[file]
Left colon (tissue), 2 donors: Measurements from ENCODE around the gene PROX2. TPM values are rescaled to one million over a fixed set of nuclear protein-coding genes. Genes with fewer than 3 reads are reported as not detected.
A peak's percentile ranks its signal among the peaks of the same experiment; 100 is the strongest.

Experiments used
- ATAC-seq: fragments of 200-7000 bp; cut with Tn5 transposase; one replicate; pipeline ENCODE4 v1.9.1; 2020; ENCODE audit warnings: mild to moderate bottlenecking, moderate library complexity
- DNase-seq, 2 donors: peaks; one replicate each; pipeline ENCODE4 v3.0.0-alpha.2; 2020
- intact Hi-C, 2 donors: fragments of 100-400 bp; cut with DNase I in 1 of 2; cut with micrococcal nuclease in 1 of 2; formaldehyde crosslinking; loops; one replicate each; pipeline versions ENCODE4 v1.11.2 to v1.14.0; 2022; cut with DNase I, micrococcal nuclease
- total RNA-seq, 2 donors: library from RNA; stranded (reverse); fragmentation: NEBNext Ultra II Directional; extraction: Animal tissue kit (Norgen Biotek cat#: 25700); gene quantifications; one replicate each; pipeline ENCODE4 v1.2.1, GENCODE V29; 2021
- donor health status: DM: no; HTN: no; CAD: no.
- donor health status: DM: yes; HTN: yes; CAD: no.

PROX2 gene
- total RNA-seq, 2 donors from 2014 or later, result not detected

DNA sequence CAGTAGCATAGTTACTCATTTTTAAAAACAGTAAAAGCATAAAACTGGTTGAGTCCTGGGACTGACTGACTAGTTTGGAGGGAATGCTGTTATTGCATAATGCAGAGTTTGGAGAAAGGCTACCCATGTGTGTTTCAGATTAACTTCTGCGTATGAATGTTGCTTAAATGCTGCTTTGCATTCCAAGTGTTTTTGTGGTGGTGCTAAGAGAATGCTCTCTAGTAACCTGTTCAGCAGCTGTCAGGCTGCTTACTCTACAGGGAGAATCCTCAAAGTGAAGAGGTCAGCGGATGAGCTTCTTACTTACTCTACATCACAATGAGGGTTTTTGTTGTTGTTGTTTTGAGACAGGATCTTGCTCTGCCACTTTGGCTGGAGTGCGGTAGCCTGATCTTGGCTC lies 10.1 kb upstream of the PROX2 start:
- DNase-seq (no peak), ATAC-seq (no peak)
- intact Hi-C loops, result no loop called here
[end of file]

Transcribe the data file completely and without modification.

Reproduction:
Left colon (tissue), 2 donors: Measurements from ENCODE around the gene PROX2. TPM values are rescaled to one million over a fixed set of nuclear protein-coding genes. Genes with fewer than 3 reads are reported as not detected.
A peak's percentile ranks its signal among the peaks of the same experiment; 100 is the strongest.

Experiments used
- ATAC-seq: fragments of 200-7000 bp; cut with Tn5 transposase; one replicate; pipeline ENCODE4 v1.9.1; 2020; ENCODE audit warnings: mild to moderate bottlenecking, moderate library complexity
- DNase-seq, 2 donors: peaks; one replicate each; pipeline ENCODE4 v3.0.0-alpha.2; 2020
- intact Hi-C, 2 donors: fragments of 100-400 bp; cut with DNase I in 1 of 2; cut with micrococcal nuclease in 1 of 2; formaldehyde crosslinking; loops; one replicate each; pipeline versions ENCODE4 v1.11.2 to v1.14.0; 2022; cut with DNase I, micrococcal nuclease
- total RNA-seq, 2 donors: library from RNA; stranded (reverse); fragmentation: NEBNext Ultra II Directional; extraction: Animal tissue kit (Norgen Biotek cat#: 25700); gene quantifications; one replicate each; pipeline ENCODE4 v1.2.1, GENCODE V29; 2021
- donor health status: DM: no; HTN: no; CAD: no.
- donor health status: DM: yes; HTN: yes; CAD: no.

PROX2 gene
- total RNA-seq, 2 donors from 2014 or later, result not detected

DNA sequence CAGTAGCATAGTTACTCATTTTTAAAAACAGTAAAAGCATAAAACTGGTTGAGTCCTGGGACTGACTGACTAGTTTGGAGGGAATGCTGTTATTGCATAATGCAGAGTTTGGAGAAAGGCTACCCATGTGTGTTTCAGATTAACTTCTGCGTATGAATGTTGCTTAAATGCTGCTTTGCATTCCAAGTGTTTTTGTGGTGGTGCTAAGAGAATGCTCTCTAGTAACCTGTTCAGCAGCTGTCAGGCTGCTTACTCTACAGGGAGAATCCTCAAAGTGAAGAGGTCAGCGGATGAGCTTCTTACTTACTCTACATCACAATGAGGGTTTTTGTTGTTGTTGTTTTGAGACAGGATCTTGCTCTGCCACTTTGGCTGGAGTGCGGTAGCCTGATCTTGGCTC lies 10.1 kb upstream of the PROX2 start:
- DNase-seq (no peak), ATAC-seq (no peak)
- intact Hi-C loops, result no loop called here